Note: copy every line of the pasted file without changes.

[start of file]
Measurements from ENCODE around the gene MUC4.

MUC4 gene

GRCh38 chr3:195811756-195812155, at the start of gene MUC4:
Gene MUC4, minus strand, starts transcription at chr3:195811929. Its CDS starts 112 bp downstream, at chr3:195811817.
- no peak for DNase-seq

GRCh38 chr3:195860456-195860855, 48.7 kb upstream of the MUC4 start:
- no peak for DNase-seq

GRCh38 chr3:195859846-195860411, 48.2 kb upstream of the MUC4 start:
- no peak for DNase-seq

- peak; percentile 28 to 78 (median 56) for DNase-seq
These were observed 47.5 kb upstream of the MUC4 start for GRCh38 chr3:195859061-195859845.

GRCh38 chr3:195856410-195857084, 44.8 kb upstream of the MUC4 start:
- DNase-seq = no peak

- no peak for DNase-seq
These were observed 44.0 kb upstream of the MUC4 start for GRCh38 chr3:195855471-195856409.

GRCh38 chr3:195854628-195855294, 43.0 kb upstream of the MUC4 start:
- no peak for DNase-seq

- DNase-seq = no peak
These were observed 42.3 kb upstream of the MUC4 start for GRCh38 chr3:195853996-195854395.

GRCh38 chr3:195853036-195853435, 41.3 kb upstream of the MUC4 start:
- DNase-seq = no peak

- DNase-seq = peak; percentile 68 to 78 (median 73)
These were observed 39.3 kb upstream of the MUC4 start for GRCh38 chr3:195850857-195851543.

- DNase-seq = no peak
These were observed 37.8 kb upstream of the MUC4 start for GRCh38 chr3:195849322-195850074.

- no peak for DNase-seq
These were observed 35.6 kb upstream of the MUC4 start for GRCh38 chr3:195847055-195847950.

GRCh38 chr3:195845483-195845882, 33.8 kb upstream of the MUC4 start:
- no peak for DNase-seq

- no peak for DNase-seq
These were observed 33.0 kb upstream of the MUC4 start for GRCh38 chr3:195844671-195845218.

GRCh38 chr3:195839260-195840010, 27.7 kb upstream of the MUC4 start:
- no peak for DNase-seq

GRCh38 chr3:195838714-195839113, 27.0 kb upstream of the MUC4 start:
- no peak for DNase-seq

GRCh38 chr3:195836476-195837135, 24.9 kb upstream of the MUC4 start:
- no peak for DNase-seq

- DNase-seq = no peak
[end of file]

Measurements from ENCODE around the gene MUC4.

MUC4 gene

GRCh38 chr3:195811756-195812155, at the start of gene MUC4:
Gene MUC4, minus strand, starts transcription at chr3:195811929. Its CDS starts 112 bp downstream, at chr3:195811817.
- no peak for DNase-seq

GRCh38 chr3:195860456-195860855, 48.7 kb upstream of the MUC4 start:
- no peak for DNase-seq

GRCh38 chr3:195859846-195860411, 48.2 kb upstream of the MUC4 start:
- no peak for DNase-seq

- peak; percentile 28 to 78 (median 56) for DNase-seq
These were observed 47.5 kb upstream of the MUC4 start for GRCh38 chr3:195859061-195859845.

GRCh38 chr3:195856410-195857084, 44.8 kb upstream of the MUC4 start:
- DNase-seq = no peak

- no peak for DNase-seq
These were observed 44.0 kb upstream of the MUC4 start for GRCh38 chr3:195855471-195856409.

GRCh38 chr3:195854628-195855294, 43.0 kb upstream of the MUC4 start:
- no peak for DNase-seq

- DNase-seq = no peak
These were observed 42.3 kb upstream of the MUC4 start for GRCh38 chr3:195853996-195854395.

GRCh38 chr3:195853036-195853435, 41.3 kb upstream of the MUC4 start:
- DNase-seq = no peak

- DNase-seq = peak; percentile 68 to 78 (median 73)
These were observed 39.3 kb upstream of the MUC4 start for GRCh38 chr3:195850857-195851543.

- DNase-seq = no peak
These were observed 37.8 kb upstream of the MUC4 start for GRCh38 chr3:195849322-195850074.

- no peak for DNase-seq
These were observed 35.6 kb upstream of the MUC4 start for GRCh38 chr3:195847055-195847950.

GRCh38 chr3:195845483-195845882, 33.8 kb upstream of the MUC4 start:
- no peak for DNase-seq

- no peak for DNase-seq
These were observed 33.0 kb upstream of the MUC4 start for GRCh38 chr3:195844671-195845218.

GRCh38 chr3:195839260-195840010, 27.7 kb upstream of the MUC4 start:
- no peak for DNase-seq

GRCh38 chr3:195838714-195839113, 27.0 kb upstream of the MUC4 start:
- no peak for DNase-seq

GRCh38 chr3:195836476-195837135, 24.9 kb upstream of the MUC4 start:
- no peak for DNase-seq

- DNase-seq = no peak